I am more than satisfied. I love “Streets Of Rock & Roll” as a fan, not just as the singer, musician, and songwriter. I listen to it all the time, crank it up real loud and enjoy the music. It is something I’m very proud of and pleased with. It has all the elements of a classic album, we really set out to make a statement, and to create songs that can back it up. This is music you can pump your fist to, sing along with, and listen to with your heart as well as your head.

As far as a tour, we want to do big shows, as many major festivals as possible and reach large audiences. We did this in the U.S. in 2009 at events like Rocklahoma, South Texas Rock Festival, M3 Festival, the MidWest Rock Fest. So much really depends on the fans: if they buy the new album and the response is positive, the more opportunities that will be available to us. It also really helps when fans are vocal on the internet web sites, message forums, e-mails and such, everybody can request to see Keel at the festivals near them and we hope that we can come and perform at these events


Last January you come back together in a live performance in Hollywood, getting a good response. Did your fans give you inspiration to write the new album?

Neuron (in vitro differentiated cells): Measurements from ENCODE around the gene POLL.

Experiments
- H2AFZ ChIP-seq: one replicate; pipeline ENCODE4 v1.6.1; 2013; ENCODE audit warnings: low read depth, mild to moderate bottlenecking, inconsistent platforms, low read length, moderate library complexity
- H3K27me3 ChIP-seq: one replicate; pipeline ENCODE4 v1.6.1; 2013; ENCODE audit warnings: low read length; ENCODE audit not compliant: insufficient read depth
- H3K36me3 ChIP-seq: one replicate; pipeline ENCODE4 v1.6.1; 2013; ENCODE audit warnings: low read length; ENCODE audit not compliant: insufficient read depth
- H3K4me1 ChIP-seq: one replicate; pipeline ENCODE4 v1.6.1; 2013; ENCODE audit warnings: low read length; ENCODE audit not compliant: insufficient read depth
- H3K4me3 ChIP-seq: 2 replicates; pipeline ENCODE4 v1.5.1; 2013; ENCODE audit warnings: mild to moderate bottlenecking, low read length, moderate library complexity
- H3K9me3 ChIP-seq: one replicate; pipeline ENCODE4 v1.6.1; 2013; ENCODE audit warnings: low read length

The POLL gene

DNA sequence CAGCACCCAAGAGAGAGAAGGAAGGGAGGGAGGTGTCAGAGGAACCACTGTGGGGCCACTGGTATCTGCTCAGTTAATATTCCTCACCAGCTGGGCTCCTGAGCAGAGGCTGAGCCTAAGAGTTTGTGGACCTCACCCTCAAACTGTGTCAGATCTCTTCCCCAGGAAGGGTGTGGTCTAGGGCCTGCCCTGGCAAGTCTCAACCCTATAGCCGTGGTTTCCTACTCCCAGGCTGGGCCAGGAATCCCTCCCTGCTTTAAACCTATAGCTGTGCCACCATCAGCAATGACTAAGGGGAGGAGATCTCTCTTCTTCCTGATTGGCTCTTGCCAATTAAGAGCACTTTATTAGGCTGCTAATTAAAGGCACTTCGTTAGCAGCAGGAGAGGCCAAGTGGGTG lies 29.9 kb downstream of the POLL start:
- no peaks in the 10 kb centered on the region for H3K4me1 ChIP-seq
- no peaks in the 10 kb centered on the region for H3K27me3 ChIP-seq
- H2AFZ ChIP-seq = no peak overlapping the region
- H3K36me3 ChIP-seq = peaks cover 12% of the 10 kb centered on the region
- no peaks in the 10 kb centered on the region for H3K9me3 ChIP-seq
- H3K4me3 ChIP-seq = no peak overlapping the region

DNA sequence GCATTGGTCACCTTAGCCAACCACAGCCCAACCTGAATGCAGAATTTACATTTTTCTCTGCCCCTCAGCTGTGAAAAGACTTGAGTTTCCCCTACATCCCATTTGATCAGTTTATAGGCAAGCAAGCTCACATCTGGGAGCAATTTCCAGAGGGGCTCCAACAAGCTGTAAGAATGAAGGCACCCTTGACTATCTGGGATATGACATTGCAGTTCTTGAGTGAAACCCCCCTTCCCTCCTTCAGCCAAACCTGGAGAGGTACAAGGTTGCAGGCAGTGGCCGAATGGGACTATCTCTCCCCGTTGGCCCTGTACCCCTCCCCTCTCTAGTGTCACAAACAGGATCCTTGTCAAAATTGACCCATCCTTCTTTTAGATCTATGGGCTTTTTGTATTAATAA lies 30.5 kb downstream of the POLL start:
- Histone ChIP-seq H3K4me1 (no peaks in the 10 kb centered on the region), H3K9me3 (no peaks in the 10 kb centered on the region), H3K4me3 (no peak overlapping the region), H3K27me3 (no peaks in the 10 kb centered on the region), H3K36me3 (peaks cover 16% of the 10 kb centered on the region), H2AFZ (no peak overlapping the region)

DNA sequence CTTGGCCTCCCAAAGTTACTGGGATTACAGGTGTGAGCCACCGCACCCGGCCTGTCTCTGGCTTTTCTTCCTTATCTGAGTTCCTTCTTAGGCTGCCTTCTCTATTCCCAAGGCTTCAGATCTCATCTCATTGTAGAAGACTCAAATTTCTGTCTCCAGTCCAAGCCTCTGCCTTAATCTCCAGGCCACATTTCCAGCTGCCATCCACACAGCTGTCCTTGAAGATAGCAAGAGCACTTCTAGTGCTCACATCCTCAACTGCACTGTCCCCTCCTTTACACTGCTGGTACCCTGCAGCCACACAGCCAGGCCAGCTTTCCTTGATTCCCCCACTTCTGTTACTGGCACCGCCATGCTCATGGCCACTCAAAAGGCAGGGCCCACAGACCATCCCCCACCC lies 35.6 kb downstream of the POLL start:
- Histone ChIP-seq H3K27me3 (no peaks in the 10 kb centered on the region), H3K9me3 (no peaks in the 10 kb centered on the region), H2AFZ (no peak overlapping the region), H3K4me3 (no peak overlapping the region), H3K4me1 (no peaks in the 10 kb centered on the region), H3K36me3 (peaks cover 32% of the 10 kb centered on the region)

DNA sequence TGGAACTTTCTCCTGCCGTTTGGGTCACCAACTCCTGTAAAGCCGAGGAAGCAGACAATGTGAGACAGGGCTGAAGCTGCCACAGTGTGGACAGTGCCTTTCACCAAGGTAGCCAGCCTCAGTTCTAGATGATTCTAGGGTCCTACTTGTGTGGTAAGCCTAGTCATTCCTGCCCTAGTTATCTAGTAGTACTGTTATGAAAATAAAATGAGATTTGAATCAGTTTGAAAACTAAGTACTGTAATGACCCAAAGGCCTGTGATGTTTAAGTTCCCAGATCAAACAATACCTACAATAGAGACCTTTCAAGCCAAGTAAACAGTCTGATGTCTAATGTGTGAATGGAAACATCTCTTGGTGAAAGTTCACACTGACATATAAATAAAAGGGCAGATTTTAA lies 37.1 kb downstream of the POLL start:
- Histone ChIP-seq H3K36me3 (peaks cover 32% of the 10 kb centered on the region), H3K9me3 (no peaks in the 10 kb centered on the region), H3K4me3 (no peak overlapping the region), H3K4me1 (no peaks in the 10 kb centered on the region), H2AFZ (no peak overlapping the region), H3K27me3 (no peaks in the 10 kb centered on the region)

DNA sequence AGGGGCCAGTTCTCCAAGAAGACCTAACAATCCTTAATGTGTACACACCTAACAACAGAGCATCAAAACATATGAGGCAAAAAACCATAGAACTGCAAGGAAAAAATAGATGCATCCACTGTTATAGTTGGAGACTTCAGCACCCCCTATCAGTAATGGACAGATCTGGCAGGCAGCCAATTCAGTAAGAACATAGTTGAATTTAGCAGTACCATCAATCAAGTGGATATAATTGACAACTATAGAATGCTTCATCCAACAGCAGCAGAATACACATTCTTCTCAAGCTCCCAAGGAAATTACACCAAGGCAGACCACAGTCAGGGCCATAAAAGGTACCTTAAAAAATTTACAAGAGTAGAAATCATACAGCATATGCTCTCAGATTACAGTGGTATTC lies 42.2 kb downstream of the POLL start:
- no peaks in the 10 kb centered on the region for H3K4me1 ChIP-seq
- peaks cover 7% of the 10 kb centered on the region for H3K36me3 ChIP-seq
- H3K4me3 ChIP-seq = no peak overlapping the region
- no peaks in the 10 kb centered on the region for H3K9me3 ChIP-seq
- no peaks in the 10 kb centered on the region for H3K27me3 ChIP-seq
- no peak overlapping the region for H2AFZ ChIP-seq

That first show was an incredible experience, to be back on stage together in Hollywood where it all began 25 years ago. There was a lot of pressure to give a strong performance: many fans from all over the world, from Europe, Japan, Australia, and our friends and families, our peers, everyone who was at that gig deserved and expected a great show, and I think we gave it to them. The band was tight, well-rehearsed, and I thought we delivered an entertaining evening of  Keel classics.

The inspiration to create songs for a new album came from all sources, the excitement of the reunion, the energy we share together, the fans. I think first you have to do it because it’s what’s in your heart, and the act of creating is its own reward, then it comes down to sharing it with people who enjoy it and people who can relate to the music.

How did the idea of a reunion come up? How’s the feeling of being again on the road?

The nucleus of the band, Marc Ferrari, Bryan Jay, Dwain Miller, and myself, have remained friends through the years, and often discussed the possibility of doing the reunion. The 25th Anniversary seemed like a perfect time, and we had all the pieces in place…we were determined that if we were going to do it, we would do it right and we’d do it for the right reasons. It’s not about the money. We’ve taken all that and invested it back into the band, and used our entire recording budget to make the best sounding album and best looking package we can. It’s about the music, and celebrating 25 years’ worth of good times, friendship, and rock & roll.

Let’s talk about the past: in 1986 you recorded the cover of “Because The Night”, written by Patti Smith and Bruce Springsteen. Why did you choose this song?